Democrat Les Roberts of German, who announced his candidacy for 24th District seat a few weeks ago, said Friday that the smaller-than-usual size of Boehlert’s war chest does make it appear the incumbent is getting ready to retire.

Also, although Boehlert has often voted with his party on budgets, alienating some liberal voters, he has also broken ranks on other issues, such as drilling for oil in Alaska, alienating some in House leadership, Roberts observed.

With the House dominated by conservative Republicans, Roberts said, Boehlert may not be given another committee chairmanship when his tenure as Science Committee chairman expires this year.

"That might be a reason to retire, too," he said.

Miller, who said Friday that he will announce his election plans Monday, said he, too, thinks the incumbent is getting ready to retire.

The first candidate to challenge Boehlert in this cycle was Republican Brad Jones, general manager of ITT Industries-Gould Pumps in Auburn and the former mayor of Seneca Falls.

Jones, whose campaign has raised nearly $86,000 so far, said he has heard the rumors that Boehlert will step down.

"It won’t really affect my campaign, because I’m running for the office no matter who else is running," Jones said.

Jones said he has heard that state Sen. James Seward, R-Milford, and state Sen. Raymond Meier, R-Utica, are considering runs for the 24th congressional district seat.

Duncan Davie, Seward’s spokesman, said Friday that Seward is not considering a run for Congress at present.

"There is no vacancy in that district," Davie said.

However, if Boehlert were to announce his pending retirement this spring, Seward might consider running, Davie said.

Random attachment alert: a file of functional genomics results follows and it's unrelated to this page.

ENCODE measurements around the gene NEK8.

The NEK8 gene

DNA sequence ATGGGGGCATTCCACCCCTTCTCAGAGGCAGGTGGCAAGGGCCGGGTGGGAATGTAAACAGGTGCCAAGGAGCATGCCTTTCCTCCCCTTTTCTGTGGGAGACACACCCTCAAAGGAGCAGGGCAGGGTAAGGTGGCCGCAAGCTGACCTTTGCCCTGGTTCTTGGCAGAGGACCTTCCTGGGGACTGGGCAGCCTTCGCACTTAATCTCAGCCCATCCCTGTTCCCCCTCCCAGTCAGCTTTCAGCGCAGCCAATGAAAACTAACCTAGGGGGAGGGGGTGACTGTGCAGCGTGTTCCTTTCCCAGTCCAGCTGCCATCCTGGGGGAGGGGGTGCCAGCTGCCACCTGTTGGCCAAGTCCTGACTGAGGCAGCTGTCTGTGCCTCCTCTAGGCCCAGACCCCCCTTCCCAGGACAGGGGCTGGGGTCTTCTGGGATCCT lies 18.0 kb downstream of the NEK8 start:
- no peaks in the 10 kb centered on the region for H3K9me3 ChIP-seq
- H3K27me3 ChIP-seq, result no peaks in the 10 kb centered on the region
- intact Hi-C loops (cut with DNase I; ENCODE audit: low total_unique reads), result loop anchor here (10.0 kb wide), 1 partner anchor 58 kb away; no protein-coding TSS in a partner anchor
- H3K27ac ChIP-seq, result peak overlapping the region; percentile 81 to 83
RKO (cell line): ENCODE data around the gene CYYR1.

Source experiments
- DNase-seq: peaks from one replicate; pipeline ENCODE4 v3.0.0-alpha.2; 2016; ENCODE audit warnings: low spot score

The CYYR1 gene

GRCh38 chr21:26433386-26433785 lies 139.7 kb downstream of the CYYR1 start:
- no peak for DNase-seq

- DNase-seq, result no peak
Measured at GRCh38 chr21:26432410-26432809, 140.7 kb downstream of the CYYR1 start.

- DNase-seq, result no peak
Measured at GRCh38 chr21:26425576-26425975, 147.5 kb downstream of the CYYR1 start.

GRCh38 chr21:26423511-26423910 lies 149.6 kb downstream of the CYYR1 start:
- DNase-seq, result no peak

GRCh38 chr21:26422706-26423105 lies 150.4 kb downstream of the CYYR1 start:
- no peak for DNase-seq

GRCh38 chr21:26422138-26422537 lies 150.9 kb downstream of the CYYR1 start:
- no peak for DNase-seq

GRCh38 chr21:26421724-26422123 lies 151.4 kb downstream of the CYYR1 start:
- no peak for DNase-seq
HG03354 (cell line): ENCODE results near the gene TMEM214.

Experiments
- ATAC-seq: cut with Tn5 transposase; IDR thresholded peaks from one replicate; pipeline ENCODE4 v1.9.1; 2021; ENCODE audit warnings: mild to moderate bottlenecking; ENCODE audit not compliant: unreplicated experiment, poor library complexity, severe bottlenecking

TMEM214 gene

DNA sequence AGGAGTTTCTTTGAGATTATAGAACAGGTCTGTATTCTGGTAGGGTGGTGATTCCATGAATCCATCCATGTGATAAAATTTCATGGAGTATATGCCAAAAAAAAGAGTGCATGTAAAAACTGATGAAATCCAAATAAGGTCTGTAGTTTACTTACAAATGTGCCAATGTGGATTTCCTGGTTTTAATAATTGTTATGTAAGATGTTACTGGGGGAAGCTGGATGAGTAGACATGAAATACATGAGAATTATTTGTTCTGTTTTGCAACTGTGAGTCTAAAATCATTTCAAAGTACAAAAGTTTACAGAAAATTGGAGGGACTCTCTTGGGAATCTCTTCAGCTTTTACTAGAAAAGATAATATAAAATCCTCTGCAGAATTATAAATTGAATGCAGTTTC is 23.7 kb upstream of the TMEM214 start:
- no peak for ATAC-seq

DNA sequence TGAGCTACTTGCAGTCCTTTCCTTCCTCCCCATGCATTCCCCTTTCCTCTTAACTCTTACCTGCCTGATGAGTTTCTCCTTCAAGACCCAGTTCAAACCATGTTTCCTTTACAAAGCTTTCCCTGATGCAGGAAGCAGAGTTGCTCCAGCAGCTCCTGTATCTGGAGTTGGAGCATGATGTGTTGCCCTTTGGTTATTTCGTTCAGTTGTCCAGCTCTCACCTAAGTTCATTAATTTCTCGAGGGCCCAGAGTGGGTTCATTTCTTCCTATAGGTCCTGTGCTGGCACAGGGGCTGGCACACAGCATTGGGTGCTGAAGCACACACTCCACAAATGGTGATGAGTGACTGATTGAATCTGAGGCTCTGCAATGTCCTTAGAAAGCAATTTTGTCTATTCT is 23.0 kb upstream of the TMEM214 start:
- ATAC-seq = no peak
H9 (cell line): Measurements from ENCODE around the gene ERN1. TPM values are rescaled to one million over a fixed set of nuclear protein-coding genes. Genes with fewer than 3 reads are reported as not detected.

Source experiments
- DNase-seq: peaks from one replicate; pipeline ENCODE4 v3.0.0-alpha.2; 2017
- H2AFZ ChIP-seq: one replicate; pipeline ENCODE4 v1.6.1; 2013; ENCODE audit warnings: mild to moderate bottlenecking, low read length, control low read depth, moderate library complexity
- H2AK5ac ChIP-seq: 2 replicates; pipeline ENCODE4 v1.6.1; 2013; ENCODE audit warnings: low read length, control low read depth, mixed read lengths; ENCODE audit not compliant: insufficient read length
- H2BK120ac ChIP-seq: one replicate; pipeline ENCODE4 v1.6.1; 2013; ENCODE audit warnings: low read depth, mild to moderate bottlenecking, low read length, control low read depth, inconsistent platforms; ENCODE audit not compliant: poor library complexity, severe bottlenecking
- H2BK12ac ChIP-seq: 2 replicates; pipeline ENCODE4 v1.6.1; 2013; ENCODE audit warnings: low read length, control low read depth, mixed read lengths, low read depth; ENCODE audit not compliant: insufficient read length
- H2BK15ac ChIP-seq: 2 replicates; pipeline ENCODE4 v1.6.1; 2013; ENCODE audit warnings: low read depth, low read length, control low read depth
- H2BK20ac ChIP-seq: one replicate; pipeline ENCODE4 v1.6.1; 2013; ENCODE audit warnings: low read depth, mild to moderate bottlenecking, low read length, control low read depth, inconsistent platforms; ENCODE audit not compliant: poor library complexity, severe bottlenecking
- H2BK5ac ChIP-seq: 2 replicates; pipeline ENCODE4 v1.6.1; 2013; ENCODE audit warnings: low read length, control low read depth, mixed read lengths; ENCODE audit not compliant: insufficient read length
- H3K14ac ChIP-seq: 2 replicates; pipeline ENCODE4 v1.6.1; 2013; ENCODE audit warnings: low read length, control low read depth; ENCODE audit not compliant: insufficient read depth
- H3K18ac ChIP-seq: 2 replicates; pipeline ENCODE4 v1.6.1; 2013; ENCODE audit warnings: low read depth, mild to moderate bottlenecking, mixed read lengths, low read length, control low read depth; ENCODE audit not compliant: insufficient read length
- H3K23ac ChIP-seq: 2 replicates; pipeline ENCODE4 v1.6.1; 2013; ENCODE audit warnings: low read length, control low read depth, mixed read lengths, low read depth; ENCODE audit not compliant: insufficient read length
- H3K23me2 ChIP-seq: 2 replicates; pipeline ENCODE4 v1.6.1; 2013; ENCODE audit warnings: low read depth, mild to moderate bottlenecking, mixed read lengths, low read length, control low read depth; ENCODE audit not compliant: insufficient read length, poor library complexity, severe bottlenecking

In addition to Jones and Roberts, Oneida County District Attorney Michael Arcuri, a Democrat, has registered with the FEC.

Other candidates who have expressed interest include Utica lawyer Leon Koziol and former Cortland Mayor Bruce Tytler, both Democrats.

Jan 24, 2006

where's is DA Arcuri? NY's 24th CD

Spitzer picks Patterson over Eve for Lt. Gov

By MICHAEL GORMLEY, Associated Press Writer Mon Jan 23, 7:38 PM ET

ALBANY, N.Y. - Democrat Eliot Spitzer, the leading candidate for governor, has chosen New York's top black legislator as his running mate, a person familiar with the decision said Monday.

State Senate Democratic leader David Paterson, who is legally blind, is credited with narrowing his party's deficit in the Senate, controlled by Republicans since 1965.

Paterson has agreed to run as lieutenant governor with Spitzer, according to the source, who would speak only on condition of anonymity because no official announcement is expected for a few days. Spitzer, the state's attorney general, is known for his crackdown on Wall Street abuses.

A spokesman for Paterson, 51, had no immediate comment. A spokesman for the state Republican chairman didn't immediately respond to a request for comment.